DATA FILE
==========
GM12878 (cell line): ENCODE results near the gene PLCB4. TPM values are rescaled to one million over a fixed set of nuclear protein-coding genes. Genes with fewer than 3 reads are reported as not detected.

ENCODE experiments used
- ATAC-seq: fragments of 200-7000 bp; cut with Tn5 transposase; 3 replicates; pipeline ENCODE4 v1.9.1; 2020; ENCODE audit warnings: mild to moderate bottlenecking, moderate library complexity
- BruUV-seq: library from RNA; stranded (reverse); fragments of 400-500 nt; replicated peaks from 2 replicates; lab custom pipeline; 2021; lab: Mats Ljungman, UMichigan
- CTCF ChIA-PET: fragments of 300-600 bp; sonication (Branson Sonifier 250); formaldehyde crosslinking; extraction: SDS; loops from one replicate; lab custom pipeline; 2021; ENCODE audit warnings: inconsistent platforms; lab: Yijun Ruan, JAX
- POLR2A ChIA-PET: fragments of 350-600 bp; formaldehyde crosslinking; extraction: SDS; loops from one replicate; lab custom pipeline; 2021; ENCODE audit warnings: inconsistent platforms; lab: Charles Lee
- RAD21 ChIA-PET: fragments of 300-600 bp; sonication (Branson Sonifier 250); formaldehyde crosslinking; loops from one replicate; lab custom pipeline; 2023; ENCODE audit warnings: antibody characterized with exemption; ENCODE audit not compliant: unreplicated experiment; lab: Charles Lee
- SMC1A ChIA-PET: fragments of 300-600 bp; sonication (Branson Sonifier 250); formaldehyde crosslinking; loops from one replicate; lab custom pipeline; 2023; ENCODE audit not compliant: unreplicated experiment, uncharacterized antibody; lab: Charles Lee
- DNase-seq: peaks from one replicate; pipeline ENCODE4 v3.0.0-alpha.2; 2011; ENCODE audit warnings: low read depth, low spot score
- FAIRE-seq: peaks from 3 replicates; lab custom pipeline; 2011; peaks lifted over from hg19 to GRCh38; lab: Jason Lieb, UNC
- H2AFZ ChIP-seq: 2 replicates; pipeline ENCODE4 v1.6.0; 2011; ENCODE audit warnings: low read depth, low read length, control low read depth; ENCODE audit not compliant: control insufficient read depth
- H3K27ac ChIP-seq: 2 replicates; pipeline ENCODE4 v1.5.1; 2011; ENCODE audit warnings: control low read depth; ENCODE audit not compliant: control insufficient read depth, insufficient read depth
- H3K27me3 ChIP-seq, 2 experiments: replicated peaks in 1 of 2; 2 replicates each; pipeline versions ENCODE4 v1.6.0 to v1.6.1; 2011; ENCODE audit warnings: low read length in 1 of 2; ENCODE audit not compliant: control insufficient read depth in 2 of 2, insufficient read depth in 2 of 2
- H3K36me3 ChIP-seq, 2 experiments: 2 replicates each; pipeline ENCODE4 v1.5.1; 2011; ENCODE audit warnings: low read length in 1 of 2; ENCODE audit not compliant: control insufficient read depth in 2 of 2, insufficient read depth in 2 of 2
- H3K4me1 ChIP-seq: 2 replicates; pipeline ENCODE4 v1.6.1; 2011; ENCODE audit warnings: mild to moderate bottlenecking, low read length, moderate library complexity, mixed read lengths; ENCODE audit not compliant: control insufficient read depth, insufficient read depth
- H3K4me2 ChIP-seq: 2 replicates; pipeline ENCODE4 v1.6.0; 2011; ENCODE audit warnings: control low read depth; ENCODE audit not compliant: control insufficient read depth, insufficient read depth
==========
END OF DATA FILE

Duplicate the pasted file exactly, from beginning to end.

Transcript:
GM12878 (cell line): ENCODE results near the gene PLCB4. TPM values are rescaled to one million over a fixed set of nuclear protein-coding genes. Genes with fewer than 3 reads are reported as not detected.

ENCODE experiments used
- ATAC-seq: fragments of 200-7000 bp; cut with Tn5 transposase; 3 replicates; pipeline ENCODE4 v1.9.1; 2020; ENCODE audit warnings: mild to moderate bottlenecking, moderate library complexity
- BruUV-seq: library from RNA; stranded (reverse); fragments of 400-500 nt; replicated peaks from 2 replicates; lab custom pipeline; 2021; lab: Mats Ljungman, UMichigan
- CTCF ChIA-PET: fragments of 300-600 bp; sonication (Branson Sonifier 250); formaldehyde crosslinking; extraction: SDS; loops from one replicate; lab custom pipeline; 2021; ENCODE audit warnings: inconsistent platforms; lab: Yijun Ruan, JAX
- POLR2A ChIA-PET: fragments of 350-600 bp; formaldehyde crosslinking; extraction: SDS; loops from one replicate; lab custom pipeline; 2021; ENCODE audit warnings: inconsistent platforms; lab: Charles Lee
- RAD21 ChIA-PET: fragments of 300-600 bp; sonication (Branson Sonifier 250); formaldehyde crosslinking; loops from one replicate; lab custom pipeline; 2023; ENCODE audit warnings: antibody characterized with exemption; ENCODE audit not compliant: unreplicated experiment; lab: Charles Lee
- SMC1A ChIA-PET: fragments of 300-600 bp; sonication (Branson Sonifier 250); formaldehyde crosslinking; loops from one replicate; lab custom pipeline; 2023; ENCODE audit not compliant: unreplicated experiment, uncharacterized antibody; lab: Charles Lee
- DNase-seq: peaks from one replicate; pipeline ENCODE4 v3.0.0-alpha.2; 2011; ENCODE audit warnings: low read depth, low spot score
- FAIRE-seq: peaks from 3 replicates; lab custom pipeline; 2011; peaks lifted over from hg19 to GRCh38; lab: Jason Lieb, UNC
- H2AFZ ChIP-seq: 2 replicates; pipeline ENCODE4 v1.6.0; 2011; ENCODE audit warnings: low read depth, low read length, control low read depth; ENCODE audit not compliant: control insufficient read depth
- H3K27ac ChIP-seq: 2 replicates; pipeline ENCODE4 v1.5.1; 2011; ENCODE audit warnings: control low read depth; ENCODE audit not compliant: control insufficient read depth, insufficient read depth
- H3K27me3 ChIP-seq, 2 experiments: replicated peaks in 1 of 2; 2 replicates each; pipeline versions ENCODE4 v1.6.0 to v1.6.1; 2011; ENCODE audit warnings: low read length in 1 of 2; ENCODE audit not compliant: control insufficient read depth in 2 of 2, insufficient read depth in 2 of 2
- H3K36me3 ChIP-seq, 2 experiments: 2 replicates each; pipeline ENCODE4 v1.5.1; 2011; ENCODE audit warnings: low read length in 1 of 2; ENCODE audit not compliant: control insufficient read depth in 2 of 2, insufficient read depth in 2 of 2
- H3K4me1 ChIP-seq: 2 replicates; pipeline ENCODE4 v1.6.1; 2011; ENCODE audit warnings: mild to moderate bottlenecking, low read length, moderate library complexity, mixed read lengths; ENCODE audit not compliant: control insufficient read depth, insufficient read depth
- H3K4me2 ChIP-seq: 2 replicates; pipeline ENCODE4 v1.6.0; 2011; ENCODE audit warnings: control low read depth; ENCODE audit not compliant: control insufficient read depth, insufficient read depth